Tag Archives: RIT

Meet the Artist in Residence: Erika Kari McCarthy

Erika Kari McCarthy, artist in residence at Main Street Arts during the month of January 2019, is working in one of our two studio spaces on our second floor. We asked Erika some questions about her work and studio practice:

Artist Erika Kari McCarthy

Artist Erika Kari McCarthy

Q: Tell us about your background.
I grew up north of Albany in Halfmoon, NY and realized that art was a huge passion of mine when I attended the New York Summer School of the Arts as a high schooler. I ended up going to RIT to study art, originally as an illustration major before I realized my true niche was in Fine Arts.  I now work for the Byrdcliffe Arts Guild in Woodstock, NY where I help manage their Artist in Residence program.

Q: How would you describe your work?
I am obsessed with the human body and physical presence, and work compulsively to dig into this obsession. I work with a wide variety of tactile materials, from human hair to sleeping bags and cast ashes. The objects and environments I create are efforts to solidify the ephemeral nebulous of ever-changing nonsense in my brain and emotional state.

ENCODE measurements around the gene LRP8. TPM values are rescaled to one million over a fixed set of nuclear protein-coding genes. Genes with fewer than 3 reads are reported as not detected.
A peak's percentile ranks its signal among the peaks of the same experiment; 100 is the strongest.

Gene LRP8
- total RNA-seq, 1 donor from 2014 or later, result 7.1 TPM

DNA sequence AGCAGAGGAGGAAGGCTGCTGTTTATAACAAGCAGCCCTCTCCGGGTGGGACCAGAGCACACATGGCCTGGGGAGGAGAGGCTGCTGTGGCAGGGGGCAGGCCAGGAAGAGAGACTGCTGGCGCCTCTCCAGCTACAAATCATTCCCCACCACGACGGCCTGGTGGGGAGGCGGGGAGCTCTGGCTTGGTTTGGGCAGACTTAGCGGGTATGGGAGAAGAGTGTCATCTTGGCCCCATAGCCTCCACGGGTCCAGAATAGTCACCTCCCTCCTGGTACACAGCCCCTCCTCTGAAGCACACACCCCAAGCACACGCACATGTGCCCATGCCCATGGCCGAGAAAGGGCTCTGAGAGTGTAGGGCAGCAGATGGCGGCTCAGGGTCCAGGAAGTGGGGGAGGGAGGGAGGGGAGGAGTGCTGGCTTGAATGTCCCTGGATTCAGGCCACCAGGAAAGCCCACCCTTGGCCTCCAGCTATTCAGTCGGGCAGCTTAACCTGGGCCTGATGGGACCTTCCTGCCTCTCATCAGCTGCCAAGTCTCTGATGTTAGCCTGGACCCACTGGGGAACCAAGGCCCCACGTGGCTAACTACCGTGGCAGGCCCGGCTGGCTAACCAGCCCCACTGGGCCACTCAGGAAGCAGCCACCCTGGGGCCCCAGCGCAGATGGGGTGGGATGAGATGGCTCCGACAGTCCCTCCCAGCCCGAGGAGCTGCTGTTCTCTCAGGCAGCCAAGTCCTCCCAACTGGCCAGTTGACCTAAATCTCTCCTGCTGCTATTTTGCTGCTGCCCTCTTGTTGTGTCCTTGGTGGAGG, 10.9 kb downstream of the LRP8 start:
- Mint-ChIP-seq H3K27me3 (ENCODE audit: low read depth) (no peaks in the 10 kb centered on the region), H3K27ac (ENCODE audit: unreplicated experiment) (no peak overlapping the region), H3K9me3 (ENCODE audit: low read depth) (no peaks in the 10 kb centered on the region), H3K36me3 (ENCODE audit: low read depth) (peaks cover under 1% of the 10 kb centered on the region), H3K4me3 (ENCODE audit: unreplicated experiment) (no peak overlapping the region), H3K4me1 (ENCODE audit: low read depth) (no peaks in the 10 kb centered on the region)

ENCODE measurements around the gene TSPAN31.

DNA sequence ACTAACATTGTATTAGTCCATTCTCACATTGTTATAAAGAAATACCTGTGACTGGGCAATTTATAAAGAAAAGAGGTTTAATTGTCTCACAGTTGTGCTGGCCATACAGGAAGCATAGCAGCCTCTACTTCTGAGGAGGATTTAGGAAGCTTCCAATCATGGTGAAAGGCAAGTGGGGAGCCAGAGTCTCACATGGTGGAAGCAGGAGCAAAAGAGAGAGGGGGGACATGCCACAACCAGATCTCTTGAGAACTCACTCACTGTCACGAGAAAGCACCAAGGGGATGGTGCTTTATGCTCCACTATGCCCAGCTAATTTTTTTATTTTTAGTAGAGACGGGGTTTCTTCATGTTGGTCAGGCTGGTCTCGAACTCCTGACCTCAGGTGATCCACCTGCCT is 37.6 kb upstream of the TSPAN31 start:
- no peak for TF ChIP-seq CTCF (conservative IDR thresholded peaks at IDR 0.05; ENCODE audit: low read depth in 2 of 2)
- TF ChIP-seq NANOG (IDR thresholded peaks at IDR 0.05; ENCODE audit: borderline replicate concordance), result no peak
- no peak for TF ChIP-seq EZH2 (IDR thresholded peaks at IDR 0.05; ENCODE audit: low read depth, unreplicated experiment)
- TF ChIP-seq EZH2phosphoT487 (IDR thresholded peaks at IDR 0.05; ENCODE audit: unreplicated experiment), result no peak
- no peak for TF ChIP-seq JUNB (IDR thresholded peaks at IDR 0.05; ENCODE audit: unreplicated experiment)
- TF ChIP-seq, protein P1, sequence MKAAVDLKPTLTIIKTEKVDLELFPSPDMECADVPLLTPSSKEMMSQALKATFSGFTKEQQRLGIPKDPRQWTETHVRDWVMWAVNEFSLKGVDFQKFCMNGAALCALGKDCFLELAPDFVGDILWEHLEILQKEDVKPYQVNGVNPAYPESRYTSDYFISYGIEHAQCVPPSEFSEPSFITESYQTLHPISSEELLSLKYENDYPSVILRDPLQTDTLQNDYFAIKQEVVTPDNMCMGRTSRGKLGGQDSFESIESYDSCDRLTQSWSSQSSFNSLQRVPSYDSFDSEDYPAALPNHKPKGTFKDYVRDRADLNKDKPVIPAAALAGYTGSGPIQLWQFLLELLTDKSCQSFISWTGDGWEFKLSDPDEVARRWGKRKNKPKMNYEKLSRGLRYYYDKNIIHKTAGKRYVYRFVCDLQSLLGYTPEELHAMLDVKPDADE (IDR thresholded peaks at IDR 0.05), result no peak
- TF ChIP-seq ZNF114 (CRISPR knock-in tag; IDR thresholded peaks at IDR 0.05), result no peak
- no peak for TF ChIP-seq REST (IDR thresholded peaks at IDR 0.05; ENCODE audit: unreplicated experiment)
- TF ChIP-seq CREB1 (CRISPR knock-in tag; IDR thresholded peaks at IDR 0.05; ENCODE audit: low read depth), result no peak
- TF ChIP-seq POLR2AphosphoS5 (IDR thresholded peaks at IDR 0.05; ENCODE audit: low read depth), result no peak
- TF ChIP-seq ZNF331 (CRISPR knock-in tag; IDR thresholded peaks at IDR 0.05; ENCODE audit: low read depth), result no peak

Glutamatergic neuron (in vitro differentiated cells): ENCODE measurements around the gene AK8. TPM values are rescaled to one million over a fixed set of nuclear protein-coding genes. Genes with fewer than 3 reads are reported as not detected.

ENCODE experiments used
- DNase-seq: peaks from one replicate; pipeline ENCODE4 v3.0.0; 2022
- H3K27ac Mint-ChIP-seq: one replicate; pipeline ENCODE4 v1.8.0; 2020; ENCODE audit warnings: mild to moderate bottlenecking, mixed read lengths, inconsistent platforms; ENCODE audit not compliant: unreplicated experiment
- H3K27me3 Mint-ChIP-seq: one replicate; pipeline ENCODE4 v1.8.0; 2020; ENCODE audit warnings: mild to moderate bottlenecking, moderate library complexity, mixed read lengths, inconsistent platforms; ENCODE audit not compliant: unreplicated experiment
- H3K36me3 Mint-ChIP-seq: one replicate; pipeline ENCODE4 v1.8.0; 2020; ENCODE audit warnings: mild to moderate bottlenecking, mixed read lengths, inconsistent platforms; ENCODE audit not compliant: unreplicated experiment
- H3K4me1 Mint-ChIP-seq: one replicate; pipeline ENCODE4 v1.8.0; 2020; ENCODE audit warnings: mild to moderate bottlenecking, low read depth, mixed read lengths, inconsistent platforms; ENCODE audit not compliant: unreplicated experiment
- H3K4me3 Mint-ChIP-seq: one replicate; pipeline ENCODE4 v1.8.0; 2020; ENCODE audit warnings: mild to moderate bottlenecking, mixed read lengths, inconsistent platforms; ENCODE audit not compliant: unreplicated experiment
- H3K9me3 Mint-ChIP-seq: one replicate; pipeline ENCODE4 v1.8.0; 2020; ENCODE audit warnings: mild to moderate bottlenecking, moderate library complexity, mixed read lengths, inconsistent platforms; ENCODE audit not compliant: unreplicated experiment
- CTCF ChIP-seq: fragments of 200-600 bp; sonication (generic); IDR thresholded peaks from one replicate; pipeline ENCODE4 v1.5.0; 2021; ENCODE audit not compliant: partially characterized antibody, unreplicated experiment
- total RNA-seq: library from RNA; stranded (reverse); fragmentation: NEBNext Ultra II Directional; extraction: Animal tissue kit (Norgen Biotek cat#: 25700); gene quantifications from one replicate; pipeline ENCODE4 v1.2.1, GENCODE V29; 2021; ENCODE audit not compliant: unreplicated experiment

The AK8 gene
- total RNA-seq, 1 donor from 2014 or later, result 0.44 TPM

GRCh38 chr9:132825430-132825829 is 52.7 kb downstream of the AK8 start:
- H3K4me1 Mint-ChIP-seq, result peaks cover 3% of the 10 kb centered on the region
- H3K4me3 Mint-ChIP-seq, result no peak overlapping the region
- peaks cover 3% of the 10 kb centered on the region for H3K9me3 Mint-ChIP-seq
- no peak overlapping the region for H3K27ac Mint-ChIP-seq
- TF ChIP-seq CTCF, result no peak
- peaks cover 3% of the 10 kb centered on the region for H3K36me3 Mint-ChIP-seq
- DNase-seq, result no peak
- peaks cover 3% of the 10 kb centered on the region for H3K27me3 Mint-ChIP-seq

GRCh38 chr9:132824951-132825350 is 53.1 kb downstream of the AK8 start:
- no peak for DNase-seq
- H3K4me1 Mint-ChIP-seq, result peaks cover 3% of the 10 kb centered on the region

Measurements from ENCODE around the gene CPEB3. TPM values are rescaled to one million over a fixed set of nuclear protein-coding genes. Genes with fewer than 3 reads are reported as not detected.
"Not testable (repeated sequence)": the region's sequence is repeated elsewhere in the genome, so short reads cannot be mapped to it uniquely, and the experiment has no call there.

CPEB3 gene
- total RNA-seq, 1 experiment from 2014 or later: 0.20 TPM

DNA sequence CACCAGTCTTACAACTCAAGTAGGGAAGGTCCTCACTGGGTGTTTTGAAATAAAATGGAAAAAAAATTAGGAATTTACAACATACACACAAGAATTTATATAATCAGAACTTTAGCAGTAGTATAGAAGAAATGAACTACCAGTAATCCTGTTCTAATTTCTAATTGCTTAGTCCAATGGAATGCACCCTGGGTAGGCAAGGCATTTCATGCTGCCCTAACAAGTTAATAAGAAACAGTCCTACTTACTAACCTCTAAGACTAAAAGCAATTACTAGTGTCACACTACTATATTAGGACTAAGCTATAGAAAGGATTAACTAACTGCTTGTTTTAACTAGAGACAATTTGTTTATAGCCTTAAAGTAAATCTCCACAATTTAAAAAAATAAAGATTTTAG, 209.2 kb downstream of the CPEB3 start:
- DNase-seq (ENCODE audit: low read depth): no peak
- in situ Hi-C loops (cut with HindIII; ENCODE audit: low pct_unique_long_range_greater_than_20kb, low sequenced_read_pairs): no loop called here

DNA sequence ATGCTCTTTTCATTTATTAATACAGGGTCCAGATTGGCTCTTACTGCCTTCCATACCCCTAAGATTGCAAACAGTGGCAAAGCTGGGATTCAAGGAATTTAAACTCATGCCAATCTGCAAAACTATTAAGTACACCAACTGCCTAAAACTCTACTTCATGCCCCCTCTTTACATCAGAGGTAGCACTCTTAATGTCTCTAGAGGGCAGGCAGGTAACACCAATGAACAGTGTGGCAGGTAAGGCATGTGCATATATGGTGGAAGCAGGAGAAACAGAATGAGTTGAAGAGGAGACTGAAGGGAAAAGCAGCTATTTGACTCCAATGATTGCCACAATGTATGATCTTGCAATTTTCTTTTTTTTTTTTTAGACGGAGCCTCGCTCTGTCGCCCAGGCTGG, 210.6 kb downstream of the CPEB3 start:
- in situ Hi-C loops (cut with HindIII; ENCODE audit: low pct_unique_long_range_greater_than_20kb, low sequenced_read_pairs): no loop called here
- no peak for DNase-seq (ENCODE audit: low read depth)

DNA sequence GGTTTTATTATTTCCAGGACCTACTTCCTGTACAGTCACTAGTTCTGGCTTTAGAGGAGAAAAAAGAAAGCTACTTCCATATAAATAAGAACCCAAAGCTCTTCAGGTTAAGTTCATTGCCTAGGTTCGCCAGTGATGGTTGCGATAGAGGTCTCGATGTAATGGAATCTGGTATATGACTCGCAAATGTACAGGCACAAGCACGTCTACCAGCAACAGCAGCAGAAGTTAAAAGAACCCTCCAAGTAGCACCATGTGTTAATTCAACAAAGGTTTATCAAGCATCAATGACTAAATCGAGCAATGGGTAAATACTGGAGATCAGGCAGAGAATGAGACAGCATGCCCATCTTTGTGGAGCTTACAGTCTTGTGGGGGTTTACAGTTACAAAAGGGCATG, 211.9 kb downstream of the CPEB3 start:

"From Womb to Nest", sheer bandaids and copper wire, 11"x8"x7", 2018

“From Womb to Nest”, sheer bandaids and copper wire, 11″x8″x7″, 2018

Q: What is your process for creating a work of art?
I work haptically and thrive in chaos. I like to say that I somersault into my studio and work on anything I bump into, because often times thats what it feels like. I work sporadically,  jumping from one task to the next project and changing direction when I need to, but I’m always working.

"Temporary Home", detail

“Temporary Home”, detail

Q: Do you collect anything?